Saturday, April 28, 2012

Film-maker highlights plight of Pakistani hindus

 KOCHI: When Rahul Riji Nair, a young business analyst decided to pursue his passion for film-making, little did he know that he was going to take up a huge cause as his debut venture. His first documentary film ‘The Human Boundaries - Born as a Human, Divided by Boundaries’ created ripples wherever it was screened. The 35-minute documentary forayed into the trials and tribulations of new age Hindu refugees who continue to come to India from Pakistan. The film will be screened at The Woods Manor on April 28 in Kochi.

“I knew it was a burning topic which needed to be retold. However, I had never known the gravity of the situation until I visited the camp where they were sheltered,” he says.

Talking about his documentary, Rahul says that about 151 Pakistani Hindus  with a the tourist visa valid for a month entered India in September 2011. Most of them were women and children. According to them, religious persecutions are rampant in Pakistan because of which they decided to stay back in India even after the expiry of their visas. However, following the rules, Indian Government insisted on deporting them. Their’s is a story of lives belonging to no country which needs to be highlighted,” he says. Rahul adds that he happened to read an article about Sri Sri Ravi Sankar visiting this camp called ‘Baba Dehradunni’ in Delhi. “It gave me the first cue and we paid a flying visit as we were told by the insiders that if we wanted to shoot then we should reach there as early as possible, fearing yet another police action. Nonetheless, our shoot inside the camp proved to be a herculean task,” he said. Also, out of Rahul’s team of three, only two got the permission to shoot. “We were allowed the least number of equipment for a span of three days due to which we had to shoot with a handy-cam,” Rahul said.
According to Rahul, the shoot was strenuous as they had to work with emotionally exhausted people. “They were reluctant to speak as they were not sure if they should consider us friends or enemies. Arjun Das, one of the refugees said that they are called ‘Kafirs’ in Pakistan. In Pakistan, they are not allowed to mingle with others. Kidnappings, especially that of girls for forcible conversions are a recurring phenomena. Besides, contrary to their religious rites, the dead were buried and not cremated. He also said that the fundamentalists in Pakistan are creating the trouble as others are generally aloof,” Rahul says.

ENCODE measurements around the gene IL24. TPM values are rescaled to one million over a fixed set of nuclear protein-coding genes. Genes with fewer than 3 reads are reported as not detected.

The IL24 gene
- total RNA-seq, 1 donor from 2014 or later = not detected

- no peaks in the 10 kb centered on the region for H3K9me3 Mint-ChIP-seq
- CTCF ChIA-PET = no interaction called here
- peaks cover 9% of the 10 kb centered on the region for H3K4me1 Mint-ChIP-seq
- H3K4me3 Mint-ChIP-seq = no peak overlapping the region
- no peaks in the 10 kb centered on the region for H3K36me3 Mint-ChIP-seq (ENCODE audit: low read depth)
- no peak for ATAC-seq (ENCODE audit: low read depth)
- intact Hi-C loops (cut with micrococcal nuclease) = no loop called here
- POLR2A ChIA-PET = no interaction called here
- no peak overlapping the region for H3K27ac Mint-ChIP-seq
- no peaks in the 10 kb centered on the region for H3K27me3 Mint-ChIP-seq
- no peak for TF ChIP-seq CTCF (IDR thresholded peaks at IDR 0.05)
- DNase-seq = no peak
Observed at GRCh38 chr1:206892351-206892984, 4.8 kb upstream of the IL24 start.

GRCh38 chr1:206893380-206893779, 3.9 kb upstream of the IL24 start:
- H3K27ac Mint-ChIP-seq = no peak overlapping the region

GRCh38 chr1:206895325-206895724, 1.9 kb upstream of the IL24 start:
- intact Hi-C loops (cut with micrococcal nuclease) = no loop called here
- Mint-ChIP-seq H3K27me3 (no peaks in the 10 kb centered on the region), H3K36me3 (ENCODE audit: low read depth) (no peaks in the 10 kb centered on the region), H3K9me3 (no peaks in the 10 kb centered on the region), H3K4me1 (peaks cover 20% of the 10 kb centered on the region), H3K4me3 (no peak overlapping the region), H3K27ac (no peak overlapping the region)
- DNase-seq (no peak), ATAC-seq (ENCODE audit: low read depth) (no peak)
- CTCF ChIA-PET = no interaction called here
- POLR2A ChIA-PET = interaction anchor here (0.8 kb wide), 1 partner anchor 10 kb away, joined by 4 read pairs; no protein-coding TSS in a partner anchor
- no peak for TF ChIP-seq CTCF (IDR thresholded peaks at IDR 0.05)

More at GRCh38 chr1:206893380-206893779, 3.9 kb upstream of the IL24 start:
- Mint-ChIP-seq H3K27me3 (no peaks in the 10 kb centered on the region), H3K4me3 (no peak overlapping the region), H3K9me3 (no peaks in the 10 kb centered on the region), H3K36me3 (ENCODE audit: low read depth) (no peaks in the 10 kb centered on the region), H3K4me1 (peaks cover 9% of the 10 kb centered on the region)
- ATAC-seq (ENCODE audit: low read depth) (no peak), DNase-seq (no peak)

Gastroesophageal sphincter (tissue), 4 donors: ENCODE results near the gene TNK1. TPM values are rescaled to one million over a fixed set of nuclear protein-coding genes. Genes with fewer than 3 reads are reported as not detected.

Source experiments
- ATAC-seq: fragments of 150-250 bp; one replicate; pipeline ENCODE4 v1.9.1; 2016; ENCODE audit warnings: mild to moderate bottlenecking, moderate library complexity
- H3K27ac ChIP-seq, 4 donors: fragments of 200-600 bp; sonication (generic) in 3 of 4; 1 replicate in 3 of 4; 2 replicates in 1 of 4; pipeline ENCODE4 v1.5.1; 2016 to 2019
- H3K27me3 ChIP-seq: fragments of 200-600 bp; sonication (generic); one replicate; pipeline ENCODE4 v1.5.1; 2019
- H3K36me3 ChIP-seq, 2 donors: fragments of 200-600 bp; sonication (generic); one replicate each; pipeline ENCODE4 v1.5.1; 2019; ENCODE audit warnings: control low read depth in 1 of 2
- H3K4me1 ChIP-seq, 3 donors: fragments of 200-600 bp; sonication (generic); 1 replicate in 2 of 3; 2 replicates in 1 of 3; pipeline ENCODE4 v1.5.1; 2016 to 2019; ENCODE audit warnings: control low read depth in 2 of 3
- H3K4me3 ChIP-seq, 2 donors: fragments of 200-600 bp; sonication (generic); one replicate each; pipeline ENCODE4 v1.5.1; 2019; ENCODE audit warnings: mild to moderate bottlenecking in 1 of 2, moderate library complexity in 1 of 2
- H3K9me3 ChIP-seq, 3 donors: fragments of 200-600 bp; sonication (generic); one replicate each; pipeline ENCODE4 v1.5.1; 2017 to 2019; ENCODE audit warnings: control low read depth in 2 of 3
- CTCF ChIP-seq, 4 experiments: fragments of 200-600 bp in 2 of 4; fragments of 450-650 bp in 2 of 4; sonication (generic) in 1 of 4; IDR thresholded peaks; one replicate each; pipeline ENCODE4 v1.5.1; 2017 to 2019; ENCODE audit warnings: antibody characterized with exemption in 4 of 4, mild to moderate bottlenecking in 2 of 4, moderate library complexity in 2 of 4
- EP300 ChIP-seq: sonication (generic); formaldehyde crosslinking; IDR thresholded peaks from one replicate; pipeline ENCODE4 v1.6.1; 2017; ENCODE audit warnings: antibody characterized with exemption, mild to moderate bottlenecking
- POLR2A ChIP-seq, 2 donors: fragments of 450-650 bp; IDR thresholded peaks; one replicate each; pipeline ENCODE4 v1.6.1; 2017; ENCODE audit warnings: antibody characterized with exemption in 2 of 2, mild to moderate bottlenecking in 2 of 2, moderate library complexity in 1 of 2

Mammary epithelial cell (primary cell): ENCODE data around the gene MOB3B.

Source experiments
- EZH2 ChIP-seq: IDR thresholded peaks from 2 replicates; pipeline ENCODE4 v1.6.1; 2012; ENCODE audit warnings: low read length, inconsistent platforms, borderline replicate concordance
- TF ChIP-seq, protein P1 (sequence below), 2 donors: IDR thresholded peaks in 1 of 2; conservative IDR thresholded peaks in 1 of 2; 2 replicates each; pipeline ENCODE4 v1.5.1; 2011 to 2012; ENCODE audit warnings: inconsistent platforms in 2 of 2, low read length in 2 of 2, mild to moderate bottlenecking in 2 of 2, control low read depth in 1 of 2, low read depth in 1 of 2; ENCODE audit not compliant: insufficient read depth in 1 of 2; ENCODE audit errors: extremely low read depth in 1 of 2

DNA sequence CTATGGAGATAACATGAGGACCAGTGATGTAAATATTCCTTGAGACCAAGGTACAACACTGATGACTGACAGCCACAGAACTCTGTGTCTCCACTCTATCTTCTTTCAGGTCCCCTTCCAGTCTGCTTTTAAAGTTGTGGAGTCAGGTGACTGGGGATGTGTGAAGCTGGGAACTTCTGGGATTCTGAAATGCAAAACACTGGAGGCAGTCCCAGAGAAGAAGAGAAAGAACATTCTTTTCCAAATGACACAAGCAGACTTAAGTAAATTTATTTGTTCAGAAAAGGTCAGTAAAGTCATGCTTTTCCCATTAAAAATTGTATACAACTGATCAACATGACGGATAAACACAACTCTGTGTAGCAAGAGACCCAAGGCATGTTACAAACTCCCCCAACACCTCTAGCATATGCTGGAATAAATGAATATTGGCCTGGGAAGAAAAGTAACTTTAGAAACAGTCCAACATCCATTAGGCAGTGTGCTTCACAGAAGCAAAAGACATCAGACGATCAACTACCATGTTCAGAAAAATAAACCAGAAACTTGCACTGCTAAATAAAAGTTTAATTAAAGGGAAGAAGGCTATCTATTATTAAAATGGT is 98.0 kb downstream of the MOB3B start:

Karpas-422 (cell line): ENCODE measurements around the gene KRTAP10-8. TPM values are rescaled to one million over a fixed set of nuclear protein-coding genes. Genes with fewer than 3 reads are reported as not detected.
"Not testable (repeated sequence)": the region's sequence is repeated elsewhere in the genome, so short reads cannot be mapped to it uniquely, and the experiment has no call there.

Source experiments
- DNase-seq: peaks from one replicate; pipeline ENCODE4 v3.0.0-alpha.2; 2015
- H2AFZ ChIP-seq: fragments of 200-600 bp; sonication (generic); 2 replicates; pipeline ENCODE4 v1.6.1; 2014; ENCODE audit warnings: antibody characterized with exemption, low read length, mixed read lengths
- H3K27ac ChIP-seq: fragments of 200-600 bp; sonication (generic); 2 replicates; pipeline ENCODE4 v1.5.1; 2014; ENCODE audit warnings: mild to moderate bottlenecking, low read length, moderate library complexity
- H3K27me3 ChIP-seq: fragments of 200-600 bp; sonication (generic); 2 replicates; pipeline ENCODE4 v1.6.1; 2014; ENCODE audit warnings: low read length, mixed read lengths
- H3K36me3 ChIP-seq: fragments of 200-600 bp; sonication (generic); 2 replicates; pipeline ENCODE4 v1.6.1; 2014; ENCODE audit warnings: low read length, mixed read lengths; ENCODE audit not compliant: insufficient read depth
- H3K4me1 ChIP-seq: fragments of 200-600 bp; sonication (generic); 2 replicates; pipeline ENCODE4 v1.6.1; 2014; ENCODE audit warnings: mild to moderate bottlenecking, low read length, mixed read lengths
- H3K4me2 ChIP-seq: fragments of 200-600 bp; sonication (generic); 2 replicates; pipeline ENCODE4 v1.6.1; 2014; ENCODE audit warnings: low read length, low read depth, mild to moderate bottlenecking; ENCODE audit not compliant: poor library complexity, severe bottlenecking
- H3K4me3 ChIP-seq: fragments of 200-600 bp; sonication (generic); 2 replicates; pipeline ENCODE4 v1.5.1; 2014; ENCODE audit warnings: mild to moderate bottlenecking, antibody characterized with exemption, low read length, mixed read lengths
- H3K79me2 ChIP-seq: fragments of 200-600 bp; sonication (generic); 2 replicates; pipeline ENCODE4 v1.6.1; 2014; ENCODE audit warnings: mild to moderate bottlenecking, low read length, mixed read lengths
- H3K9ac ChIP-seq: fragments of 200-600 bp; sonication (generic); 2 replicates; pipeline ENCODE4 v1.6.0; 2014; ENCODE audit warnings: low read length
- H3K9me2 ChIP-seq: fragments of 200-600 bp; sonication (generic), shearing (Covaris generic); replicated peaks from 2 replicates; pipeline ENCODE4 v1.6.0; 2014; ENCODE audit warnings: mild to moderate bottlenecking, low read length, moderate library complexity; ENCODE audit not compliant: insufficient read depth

He says that the documentary has been screened in various parts of the country and to their surprise, many organisations have come forward in lending a helping hand. “As of now, the Delhi High Court has stayed their deportation until a clear consensus is reached,” Rahul said. The documentary was screened at the International Human Rights Conference in New Delhi and in reputed film clubs across the country. The film has also bagged a distribution contract from a US Company called Commodity Films for worldwide distribution through online and offline media.


Thursday, April 12, 2012

No plans to diversify: Naukri chief

KOCHI: When Sanjeev Bhikhchandani founded, little did he know that he was giving a new dream for the posterity- the dream of becoming an entrepreneur that was a taboo several years back. His aspirations bore fruit when became the first Indian internet company to be listed . Today, it has a turnover of about `400 crore.

Sanjeev says that the best kept secret of an entrepreneur is very simple, perseverance and persistence. “There is no short cut but persisting on what you believe. You will incur losses at the outset but you have to keep at it,” he says.

Hailing from a family of government officials, Sanjeev says that it was not an easy dream to pursue.  “Pure middle class aspirations which were prevalent then was to make their son or daughter an engineer or doctor. My parents too nourished this dream. Besides, my father was a doctor and he was in the government service. There were no business people in my family. Middle class India never wanted their children to be entrepreneurs and I had to cut out a new path for me.”